SPSS® Statistics 23 (IBM Corp., Armonk, New York, USA) was used for statistical analysis. Categorical variables were presented as numbers and percentages while continuous variables were given as mean and range for descriptive statistics. Wilcoxon’s rank sum test for matched pairs were used to compare pre-operative and post-operative outcome measurements, because data was not normally distributed. The effect sizes of the Wilcoxon’s rank sum tests were calculated as absolute r = Z/ √n. Absolute r values and strengths of correlation were interpreted as weak (r = 0.1), medium (r = 0.3), or large (r = 0.5) according to the Cohen classification. The level of significance was set at 0.05, and all p values were two-tailed.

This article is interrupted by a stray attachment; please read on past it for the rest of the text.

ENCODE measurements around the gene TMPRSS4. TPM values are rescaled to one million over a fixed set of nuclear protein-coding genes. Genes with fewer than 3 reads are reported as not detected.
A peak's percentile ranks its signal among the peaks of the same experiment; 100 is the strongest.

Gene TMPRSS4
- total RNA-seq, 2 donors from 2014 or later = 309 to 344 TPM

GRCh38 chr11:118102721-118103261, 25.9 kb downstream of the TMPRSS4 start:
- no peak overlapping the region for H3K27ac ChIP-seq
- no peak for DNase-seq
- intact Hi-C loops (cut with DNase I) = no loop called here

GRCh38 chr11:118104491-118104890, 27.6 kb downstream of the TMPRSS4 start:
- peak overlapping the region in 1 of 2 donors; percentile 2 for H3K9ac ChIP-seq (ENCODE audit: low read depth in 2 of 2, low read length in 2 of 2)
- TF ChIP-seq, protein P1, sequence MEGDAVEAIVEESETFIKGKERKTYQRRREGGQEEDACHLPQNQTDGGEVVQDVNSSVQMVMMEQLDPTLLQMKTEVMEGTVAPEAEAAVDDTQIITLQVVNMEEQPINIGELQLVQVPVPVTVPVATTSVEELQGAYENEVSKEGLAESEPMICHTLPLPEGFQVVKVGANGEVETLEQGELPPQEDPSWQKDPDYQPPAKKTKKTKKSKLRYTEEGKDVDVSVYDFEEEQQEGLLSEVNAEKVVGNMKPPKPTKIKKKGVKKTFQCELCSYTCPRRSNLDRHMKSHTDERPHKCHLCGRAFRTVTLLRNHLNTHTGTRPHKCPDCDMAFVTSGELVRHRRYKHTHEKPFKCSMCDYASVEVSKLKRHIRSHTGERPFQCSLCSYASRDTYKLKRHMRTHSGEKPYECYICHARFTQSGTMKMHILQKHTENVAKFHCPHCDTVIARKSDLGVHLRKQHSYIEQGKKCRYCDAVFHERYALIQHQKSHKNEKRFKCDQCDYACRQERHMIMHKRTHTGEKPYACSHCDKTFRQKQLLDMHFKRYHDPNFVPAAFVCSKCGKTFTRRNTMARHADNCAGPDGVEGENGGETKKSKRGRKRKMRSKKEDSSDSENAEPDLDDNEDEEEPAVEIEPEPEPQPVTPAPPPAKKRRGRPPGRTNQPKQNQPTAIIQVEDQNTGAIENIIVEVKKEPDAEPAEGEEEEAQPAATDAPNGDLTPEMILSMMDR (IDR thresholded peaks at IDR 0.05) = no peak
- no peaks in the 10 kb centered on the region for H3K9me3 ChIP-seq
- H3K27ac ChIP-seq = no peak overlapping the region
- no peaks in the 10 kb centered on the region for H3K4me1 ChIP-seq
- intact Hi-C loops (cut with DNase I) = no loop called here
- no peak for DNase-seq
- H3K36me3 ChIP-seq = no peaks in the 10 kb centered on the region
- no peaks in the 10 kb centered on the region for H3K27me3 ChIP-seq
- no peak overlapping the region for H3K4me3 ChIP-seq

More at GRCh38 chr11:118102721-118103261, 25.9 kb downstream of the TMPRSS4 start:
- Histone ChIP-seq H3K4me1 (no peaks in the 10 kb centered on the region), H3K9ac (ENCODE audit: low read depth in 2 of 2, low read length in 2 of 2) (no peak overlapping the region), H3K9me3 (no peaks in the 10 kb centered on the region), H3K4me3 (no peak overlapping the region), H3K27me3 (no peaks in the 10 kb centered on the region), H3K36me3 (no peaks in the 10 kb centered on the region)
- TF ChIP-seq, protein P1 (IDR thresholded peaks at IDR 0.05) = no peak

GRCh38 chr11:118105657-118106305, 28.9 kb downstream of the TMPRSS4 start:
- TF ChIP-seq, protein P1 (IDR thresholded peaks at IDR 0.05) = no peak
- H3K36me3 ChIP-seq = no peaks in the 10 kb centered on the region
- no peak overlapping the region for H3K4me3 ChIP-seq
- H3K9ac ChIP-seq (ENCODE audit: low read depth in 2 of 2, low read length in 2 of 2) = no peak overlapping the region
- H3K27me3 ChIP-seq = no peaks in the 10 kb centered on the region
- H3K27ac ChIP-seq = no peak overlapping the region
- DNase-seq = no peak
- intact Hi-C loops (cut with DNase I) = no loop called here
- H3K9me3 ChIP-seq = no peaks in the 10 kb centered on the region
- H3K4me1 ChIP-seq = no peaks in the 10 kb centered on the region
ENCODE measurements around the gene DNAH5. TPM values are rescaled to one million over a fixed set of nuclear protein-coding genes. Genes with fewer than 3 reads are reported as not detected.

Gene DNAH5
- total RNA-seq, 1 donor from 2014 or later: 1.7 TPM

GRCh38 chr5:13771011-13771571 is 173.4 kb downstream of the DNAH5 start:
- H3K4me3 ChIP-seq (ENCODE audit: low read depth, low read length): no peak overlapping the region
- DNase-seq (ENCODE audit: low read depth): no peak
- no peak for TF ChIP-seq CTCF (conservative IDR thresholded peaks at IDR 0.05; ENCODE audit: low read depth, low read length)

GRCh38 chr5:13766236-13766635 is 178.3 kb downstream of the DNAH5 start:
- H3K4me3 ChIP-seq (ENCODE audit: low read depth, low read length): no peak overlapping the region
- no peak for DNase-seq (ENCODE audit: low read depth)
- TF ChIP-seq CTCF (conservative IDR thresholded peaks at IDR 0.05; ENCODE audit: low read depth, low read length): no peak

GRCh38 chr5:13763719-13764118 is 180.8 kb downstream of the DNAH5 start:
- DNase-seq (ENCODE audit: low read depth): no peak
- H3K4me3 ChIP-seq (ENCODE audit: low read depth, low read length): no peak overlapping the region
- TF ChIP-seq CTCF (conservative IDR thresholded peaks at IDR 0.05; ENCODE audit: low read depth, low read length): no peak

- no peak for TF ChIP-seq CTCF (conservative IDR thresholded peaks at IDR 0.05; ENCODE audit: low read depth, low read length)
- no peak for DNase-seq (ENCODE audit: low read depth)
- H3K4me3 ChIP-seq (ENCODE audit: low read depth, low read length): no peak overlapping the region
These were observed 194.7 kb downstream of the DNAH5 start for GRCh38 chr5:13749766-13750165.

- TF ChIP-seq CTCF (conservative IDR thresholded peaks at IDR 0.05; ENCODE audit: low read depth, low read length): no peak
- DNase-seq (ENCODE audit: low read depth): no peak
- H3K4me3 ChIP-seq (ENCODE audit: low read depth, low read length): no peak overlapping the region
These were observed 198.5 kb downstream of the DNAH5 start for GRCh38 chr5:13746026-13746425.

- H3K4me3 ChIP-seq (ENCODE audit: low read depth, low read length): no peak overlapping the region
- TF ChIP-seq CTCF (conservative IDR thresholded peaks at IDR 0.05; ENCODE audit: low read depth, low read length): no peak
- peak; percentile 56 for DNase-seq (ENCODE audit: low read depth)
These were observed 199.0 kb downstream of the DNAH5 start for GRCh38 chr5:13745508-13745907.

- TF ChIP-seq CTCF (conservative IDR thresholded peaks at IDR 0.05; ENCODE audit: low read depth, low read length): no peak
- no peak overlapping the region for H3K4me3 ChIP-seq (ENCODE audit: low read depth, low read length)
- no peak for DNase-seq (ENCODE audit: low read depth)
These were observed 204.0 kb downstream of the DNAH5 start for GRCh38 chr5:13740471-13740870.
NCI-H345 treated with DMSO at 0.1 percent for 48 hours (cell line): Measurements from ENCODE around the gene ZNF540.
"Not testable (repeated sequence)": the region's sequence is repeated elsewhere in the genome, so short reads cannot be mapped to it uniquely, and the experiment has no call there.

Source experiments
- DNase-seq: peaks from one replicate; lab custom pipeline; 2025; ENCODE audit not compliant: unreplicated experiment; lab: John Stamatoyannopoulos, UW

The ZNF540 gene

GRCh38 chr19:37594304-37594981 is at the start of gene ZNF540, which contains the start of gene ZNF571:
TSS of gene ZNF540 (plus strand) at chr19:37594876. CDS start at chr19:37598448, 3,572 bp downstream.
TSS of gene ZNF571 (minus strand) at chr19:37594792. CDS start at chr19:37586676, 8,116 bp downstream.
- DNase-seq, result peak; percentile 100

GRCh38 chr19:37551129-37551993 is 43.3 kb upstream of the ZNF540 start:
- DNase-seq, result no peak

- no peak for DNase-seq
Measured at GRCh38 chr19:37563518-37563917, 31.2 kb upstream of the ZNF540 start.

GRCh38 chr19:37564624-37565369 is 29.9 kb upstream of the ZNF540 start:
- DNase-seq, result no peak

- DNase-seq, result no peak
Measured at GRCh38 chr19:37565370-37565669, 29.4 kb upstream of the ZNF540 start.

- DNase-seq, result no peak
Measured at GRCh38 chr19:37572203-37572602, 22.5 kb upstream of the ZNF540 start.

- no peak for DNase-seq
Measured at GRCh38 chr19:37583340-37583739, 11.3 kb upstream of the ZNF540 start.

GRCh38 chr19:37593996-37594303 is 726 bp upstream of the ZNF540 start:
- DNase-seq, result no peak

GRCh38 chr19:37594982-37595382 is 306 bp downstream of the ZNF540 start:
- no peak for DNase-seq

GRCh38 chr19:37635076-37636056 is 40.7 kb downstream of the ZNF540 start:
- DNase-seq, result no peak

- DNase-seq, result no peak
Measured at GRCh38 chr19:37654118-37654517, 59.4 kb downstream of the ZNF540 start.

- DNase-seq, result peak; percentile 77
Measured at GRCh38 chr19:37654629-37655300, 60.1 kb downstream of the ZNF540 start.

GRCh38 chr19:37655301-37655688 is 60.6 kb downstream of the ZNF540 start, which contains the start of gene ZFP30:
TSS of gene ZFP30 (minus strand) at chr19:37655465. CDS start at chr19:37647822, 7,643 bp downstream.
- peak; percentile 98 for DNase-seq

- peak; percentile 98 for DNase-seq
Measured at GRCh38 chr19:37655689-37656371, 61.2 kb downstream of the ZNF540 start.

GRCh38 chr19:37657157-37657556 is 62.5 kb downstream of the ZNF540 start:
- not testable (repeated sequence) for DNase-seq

Four male (29%) and 10 female (71%) patients with a mean age of 69.3 (range, 59 to 81) years at time of surgery met our inclusion criteria and were available for final follow-up at a mean of 28.8 months (range, 24–35 months) (Table 1). The most common presenting symptom was pain (100%) in all patients. The mean length of resection was 77.1 mm (range, 50 to 130 mm). The mean proximal stem length was 14 cm and the mean distal stem length was 17 cm.

Table 1 Demographics of the patients

The mean LLD was 1.0 cm (range, + 1.5 – 2.3 cm). All of patients were able to bear full weight, and 11 (78%) had no pain during ambulation. 4 patients were able to ambulate independently without the assist of canes or crutches. 6 patients had to use canes for ambulation, and four required crutches.